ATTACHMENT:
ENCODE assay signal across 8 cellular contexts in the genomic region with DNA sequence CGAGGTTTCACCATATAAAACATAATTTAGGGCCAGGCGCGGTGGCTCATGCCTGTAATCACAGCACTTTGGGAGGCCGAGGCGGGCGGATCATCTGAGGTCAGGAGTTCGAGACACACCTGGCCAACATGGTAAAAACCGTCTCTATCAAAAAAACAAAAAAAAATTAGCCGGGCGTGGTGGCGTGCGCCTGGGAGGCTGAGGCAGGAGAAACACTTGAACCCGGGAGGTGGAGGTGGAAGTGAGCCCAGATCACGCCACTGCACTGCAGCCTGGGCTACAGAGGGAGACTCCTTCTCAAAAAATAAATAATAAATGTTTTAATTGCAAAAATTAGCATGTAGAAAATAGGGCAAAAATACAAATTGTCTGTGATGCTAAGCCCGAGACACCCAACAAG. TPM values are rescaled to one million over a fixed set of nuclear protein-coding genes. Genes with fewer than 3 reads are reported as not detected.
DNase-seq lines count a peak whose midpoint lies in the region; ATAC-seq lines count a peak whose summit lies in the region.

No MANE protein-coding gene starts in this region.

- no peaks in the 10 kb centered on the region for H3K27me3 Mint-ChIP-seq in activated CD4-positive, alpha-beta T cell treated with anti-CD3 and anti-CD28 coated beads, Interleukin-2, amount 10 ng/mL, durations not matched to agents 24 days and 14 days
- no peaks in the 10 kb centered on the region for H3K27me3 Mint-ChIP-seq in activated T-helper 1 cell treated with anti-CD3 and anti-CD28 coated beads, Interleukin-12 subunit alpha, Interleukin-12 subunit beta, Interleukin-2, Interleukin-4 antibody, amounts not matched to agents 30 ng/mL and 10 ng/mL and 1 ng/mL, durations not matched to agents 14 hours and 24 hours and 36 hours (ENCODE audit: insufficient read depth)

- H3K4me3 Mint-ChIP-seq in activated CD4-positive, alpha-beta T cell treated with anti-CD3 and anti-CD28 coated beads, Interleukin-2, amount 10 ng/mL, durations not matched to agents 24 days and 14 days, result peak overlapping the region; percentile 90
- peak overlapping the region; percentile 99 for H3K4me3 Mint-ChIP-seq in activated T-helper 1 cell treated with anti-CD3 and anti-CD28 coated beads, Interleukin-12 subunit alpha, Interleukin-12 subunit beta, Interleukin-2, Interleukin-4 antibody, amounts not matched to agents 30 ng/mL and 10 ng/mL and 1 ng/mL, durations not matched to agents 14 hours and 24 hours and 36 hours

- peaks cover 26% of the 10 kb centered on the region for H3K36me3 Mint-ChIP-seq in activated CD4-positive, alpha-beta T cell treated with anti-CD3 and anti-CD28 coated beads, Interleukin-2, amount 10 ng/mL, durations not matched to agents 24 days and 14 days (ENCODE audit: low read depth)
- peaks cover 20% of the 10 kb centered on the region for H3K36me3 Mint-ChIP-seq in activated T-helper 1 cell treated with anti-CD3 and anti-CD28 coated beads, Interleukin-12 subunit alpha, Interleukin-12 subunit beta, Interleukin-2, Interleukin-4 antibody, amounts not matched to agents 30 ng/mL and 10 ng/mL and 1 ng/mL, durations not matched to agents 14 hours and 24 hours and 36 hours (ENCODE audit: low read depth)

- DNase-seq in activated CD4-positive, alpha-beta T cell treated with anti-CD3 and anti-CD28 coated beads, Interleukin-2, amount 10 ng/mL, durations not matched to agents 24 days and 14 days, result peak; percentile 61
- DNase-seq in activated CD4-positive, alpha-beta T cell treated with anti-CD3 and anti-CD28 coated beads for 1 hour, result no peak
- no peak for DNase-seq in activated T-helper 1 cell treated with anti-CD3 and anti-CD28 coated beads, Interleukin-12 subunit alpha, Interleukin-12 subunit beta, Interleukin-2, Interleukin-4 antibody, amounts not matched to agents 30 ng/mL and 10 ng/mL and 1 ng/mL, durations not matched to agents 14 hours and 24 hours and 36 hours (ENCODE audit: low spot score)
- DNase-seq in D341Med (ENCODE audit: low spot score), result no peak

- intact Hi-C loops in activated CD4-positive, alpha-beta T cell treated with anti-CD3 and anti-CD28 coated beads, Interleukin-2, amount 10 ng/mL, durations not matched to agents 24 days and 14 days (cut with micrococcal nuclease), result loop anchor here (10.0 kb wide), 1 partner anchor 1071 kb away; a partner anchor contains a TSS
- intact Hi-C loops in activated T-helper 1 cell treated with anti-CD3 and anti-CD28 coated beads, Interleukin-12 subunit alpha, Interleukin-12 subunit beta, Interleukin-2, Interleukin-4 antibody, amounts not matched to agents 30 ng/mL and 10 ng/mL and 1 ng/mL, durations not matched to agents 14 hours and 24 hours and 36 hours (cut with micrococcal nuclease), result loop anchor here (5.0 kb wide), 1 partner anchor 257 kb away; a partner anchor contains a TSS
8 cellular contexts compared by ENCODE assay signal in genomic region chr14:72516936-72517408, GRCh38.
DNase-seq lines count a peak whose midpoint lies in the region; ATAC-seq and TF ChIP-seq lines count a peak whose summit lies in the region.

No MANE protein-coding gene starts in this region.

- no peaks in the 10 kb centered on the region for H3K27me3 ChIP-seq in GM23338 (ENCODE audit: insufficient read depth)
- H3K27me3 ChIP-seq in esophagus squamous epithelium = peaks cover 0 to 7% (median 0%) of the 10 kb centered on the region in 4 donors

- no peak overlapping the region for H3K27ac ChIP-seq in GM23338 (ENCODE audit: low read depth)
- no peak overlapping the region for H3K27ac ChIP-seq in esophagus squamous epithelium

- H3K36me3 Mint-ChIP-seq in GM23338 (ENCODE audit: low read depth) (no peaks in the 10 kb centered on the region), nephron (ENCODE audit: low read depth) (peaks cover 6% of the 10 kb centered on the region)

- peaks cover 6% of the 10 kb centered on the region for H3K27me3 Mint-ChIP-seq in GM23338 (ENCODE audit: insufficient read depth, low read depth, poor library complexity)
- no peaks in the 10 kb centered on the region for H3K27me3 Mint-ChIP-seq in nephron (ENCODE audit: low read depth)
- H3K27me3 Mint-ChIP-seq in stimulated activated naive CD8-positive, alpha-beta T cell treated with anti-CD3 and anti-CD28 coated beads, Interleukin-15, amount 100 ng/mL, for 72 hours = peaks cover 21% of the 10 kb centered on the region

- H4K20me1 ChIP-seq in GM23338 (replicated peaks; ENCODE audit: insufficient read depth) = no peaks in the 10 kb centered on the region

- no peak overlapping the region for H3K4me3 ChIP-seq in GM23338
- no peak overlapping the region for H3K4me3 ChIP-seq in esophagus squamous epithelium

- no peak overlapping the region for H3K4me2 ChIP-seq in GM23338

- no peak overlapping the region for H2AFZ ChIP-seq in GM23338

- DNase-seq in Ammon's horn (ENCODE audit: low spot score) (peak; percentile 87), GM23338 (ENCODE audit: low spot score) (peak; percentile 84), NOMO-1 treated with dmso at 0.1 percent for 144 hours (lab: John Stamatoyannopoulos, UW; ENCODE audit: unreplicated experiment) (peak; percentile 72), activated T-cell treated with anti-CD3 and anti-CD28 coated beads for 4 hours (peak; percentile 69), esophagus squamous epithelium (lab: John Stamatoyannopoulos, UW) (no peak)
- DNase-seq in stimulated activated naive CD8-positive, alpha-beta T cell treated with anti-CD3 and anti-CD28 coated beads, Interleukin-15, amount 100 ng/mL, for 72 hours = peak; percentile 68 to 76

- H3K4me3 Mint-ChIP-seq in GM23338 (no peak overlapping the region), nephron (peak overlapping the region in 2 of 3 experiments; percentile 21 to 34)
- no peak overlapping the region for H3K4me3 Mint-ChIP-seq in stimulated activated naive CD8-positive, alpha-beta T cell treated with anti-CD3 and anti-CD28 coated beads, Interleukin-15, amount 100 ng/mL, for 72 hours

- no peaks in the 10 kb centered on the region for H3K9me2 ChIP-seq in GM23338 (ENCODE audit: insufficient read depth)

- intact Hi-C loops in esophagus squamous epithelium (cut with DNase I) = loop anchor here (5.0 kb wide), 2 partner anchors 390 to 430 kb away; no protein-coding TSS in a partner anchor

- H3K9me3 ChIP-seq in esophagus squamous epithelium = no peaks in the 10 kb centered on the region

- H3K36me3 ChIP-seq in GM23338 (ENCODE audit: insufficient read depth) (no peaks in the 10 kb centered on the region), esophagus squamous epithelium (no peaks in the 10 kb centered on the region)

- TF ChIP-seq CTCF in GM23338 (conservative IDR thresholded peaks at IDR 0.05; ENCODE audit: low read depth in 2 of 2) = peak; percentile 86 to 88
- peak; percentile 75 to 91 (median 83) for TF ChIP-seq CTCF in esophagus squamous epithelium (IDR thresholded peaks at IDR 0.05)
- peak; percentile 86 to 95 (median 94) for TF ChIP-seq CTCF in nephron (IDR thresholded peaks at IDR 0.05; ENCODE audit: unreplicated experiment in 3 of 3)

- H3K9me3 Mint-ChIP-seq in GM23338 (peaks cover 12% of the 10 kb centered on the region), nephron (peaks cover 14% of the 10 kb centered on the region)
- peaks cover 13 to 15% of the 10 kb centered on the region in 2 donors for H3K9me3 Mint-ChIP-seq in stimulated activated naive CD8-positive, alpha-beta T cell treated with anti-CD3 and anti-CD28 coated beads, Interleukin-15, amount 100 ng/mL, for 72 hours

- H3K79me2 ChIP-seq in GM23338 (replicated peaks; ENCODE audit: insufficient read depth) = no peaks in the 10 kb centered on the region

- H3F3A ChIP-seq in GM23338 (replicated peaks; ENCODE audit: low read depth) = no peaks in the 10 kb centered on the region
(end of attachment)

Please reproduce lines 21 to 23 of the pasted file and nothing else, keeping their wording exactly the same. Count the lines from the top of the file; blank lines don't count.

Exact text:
- no peak overlapping the region for H3K27ac ChIP-seq in GM23338 (ENCODE audit: low read depth)
- no peak overlapping the region for H3K27ac ChIP-seq in esophagus squamous epithelium

- H3K36me3 Mint-ChIP-seq in GM23338 (ENCODE audit: low read depth) (no peaks in the 10 kb centered on the region), nephron (ENCODE audit: low read depth) (peaks cover 6% of the 10 kb centered on the region)